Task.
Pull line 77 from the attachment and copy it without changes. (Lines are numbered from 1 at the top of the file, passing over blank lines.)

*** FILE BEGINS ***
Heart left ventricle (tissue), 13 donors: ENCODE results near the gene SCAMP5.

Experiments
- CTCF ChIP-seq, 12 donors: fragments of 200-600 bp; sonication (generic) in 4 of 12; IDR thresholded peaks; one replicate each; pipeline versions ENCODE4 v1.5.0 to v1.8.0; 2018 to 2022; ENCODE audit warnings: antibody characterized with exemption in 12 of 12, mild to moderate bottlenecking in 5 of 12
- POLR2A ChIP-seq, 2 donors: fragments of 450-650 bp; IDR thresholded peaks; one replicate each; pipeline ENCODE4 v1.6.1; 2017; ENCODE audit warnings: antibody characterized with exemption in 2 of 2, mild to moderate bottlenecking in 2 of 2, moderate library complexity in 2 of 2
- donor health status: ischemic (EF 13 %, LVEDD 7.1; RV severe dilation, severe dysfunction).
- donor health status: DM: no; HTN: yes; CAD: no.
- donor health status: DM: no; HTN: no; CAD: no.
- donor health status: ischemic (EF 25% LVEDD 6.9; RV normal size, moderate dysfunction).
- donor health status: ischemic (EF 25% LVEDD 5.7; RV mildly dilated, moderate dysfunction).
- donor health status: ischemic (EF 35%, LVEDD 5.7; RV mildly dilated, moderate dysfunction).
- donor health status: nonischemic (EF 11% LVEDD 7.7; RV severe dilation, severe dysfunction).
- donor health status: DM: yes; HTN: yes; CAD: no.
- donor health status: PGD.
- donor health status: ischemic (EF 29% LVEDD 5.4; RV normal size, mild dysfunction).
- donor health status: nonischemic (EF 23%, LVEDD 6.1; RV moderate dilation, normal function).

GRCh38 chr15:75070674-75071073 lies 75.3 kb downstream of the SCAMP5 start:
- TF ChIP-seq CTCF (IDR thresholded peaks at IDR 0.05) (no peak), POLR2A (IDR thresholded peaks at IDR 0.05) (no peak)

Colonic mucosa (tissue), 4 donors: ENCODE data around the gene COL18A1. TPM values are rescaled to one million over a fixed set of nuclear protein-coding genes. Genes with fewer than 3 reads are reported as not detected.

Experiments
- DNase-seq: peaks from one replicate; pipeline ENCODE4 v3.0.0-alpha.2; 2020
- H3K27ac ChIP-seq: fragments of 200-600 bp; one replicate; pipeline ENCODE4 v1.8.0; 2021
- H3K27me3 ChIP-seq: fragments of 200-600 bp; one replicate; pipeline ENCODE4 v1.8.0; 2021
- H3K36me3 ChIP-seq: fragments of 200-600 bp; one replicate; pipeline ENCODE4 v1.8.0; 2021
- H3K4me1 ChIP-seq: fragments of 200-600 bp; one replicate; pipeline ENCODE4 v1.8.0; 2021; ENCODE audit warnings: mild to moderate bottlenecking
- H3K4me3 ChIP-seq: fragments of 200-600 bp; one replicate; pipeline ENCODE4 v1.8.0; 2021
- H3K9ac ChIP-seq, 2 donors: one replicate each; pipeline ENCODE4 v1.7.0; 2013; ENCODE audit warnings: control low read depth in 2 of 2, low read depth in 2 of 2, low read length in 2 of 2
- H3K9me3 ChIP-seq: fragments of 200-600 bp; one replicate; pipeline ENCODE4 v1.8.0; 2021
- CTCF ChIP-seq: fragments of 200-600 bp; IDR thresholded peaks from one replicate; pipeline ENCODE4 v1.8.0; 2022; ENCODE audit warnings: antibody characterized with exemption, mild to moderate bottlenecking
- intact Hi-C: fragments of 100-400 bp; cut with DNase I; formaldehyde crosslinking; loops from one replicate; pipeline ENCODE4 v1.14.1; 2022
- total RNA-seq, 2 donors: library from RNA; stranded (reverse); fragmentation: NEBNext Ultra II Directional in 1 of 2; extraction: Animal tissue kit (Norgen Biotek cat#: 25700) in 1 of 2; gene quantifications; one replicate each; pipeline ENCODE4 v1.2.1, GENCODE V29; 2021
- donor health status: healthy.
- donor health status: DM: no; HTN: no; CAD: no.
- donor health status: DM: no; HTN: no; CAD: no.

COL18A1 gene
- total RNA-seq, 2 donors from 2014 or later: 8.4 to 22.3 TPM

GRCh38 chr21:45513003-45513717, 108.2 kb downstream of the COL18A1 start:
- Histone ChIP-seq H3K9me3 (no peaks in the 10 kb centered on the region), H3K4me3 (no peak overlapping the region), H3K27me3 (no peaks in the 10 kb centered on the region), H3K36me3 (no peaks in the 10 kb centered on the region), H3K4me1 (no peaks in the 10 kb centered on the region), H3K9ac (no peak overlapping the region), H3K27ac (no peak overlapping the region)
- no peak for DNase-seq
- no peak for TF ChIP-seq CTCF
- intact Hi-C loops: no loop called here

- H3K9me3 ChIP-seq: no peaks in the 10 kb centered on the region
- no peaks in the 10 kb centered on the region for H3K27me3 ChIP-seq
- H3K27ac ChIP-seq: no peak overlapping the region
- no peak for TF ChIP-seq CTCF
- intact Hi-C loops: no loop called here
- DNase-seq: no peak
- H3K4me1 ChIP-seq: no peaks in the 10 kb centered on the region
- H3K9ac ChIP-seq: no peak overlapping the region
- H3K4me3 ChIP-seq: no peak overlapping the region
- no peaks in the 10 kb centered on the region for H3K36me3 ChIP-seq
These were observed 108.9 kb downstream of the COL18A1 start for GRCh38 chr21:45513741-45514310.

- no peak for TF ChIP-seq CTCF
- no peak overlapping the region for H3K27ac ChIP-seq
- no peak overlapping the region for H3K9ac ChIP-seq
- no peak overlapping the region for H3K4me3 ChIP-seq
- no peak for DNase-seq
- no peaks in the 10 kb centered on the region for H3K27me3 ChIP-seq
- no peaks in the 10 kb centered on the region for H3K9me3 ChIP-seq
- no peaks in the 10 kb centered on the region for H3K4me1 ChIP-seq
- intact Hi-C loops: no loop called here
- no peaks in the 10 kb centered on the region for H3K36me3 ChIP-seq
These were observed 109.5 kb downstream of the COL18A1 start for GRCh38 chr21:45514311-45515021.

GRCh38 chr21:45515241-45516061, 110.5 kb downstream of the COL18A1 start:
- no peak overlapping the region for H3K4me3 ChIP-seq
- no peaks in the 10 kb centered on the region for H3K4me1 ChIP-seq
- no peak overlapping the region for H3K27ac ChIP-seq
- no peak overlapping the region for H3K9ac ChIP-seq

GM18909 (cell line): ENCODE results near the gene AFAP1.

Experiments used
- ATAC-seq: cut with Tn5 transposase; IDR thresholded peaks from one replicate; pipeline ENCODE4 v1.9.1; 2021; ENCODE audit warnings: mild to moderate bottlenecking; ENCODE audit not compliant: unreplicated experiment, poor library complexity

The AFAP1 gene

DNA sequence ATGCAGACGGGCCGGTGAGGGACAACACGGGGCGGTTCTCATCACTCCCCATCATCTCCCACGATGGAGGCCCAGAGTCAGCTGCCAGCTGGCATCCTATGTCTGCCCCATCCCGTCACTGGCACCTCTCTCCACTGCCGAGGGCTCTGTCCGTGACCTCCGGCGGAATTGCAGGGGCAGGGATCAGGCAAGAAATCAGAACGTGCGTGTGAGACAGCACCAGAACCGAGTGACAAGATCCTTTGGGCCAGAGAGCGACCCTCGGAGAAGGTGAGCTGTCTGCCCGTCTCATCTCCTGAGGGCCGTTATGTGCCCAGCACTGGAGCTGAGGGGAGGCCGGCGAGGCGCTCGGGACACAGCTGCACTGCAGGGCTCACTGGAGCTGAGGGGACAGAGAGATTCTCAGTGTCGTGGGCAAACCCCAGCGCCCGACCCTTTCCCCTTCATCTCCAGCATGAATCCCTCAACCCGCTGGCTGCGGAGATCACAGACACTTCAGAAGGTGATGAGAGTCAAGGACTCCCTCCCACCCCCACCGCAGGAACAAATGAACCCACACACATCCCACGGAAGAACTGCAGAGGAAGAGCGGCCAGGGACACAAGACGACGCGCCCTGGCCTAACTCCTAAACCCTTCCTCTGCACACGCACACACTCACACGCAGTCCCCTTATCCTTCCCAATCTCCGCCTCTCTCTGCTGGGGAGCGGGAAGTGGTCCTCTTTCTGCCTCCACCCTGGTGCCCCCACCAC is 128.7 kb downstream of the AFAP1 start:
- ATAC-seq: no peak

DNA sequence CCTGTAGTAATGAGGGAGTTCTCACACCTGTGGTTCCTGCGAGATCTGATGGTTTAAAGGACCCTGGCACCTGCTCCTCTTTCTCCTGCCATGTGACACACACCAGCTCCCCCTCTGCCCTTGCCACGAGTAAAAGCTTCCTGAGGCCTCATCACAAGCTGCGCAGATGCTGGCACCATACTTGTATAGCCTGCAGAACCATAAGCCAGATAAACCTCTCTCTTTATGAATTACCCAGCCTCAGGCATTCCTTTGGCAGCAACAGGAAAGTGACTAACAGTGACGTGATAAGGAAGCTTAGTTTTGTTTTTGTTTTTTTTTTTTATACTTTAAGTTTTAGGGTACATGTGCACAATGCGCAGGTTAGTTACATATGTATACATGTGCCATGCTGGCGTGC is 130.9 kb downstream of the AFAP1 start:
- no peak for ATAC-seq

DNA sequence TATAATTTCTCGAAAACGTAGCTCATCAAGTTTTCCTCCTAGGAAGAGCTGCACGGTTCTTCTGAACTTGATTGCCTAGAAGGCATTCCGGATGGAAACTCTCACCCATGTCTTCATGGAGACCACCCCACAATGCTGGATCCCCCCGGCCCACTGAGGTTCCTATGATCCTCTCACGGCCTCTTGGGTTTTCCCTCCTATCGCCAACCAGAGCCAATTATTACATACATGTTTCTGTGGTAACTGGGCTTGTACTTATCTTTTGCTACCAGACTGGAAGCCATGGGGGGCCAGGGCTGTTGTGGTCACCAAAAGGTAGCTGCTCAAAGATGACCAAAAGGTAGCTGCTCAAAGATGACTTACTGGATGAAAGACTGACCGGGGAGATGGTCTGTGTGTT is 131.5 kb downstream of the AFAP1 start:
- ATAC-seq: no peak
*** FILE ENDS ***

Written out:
- ATAC-seq: no peak